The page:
“Going forehead to forehead is a thing we do in our family,” Deborah A., 61, from Cleveland Heights, Ohio explains. Four years ago, when her then-11-year-old stepdaughter Khloe* casually mentioned to her that she thought she had lice, Deborah took it in passing. “I never heard of any Black person having lice.”
Khloe, however, is biracial and it turned out that her Type 2 hair is susceptible to the parasitic insect. Rosemarie Ingleton, M.D., a board-certified dermatologist based in New York City, explains, “While everyone can get lice, they seem to adhere to straighter hair better.” Although there isn’t substantial evidence to suggest why that might be, she hypothesizes, “Maybe because the lice in the United States are less adapted to grasping Type 4 curly hair and cannot adhere to the hair shaft as easily.”
A few days after Khloe dropped the lice bomb, both Deborah and her daughter Lauren A., now 28, started to feel incessant itching and burning on their scalps. “I was looking in the bathroom mirror and [the lice were] kind of tangled up and caught in my hair,” Lauren says of finding lice in her locs, which were styled in two-strand twists. “I was honestly surprised because I have pretty kinky hair. Thick, coily, 4C hair, styled in locs — so to get lice just didn’t make sense to me.”
Pediculus humanus capitis, otherwise known as head lice, are small, blood-sucking insects that can be found wherever there is hair on the human body including the head, eyebrows, eyelashes, and pubic area. “The size and shape of the organisms are different and the three variants prefer different parts of the body,” explains board-certified dermatologist Joshua Zeichner, who is also an associate professor of dermatology and director of cosmetic & clinical research in dermatology at Mount Sinai Hospital in New York City. Lice live close to the human scalp, laying eggs near the hair follicles.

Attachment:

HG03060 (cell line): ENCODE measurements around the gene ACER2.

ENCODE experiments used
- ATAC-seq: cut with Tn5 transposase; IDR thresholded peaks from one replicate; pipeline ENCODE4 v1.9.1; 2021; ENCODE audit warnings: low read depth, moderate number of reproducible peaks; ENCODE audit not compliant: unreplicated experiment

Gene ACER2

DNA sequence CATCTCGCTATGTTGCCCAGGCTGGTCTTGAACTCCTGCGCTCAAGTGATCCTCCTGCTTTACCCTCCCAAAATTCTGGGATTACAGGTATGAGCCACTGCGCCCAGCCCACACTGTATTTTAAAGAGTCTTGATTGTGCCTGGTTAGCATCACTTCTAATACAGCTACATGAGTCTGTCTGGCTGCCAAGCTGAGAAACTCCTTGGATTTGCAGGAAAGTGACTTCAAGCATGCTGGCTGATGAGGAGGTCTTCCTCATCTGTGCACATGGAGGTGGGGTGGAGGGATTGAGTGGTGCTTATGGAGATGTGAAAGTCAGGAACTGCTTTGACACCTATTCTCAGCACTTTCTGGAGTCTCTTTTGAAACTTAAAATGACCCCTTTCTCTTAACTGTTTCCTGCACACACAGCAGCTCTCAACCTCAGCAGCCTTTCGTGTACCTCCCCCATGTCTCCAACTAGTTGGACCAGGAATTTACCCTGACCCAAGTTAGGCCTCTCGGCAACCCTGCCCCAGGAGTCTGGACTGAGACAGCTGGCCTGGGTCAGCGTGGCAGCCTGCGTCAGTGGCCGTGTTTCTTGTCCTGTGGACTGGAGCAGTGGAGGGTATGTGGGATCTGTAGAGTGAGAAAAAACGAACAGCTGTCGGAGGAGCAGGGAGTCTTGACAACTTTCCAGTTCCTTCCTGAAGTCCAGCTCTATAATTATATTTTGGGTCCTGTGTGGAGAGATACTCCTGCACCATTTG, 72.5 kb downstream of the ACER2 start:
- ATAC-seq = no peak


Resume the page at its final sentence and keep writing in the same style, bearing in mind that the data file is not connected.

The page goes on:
“Infestation with head lice is quite common in school-aged children in the United States of all socioeconomic classes,” New York City-based board-certified dermatologist Hadley King, M.D., FAAD, reveals, debunking the myth that “only poor people” get and spread lice. Lice infestations have been around forever — they date back as far as 25 million years ago in primates. However, for years, there’s been a commonly-held belief in the Black community that Black people can’t get or spread lice. It’s not entirely true, but it also isn’t entirely false: “The pediculus humanus capitis louse seems to prefer straight hair. Lice infestations are not as common in Black Americans,” explains Dr. King.
The Limited Science on Lice & Black Hair
There are plenty of theories as to why it seems like Black people don’t get head lice as often. The science, however, is less prolific. “[Any theories are] based on data from observational studies,” Dr. King explains. “And there have been conflicting data in different studies.”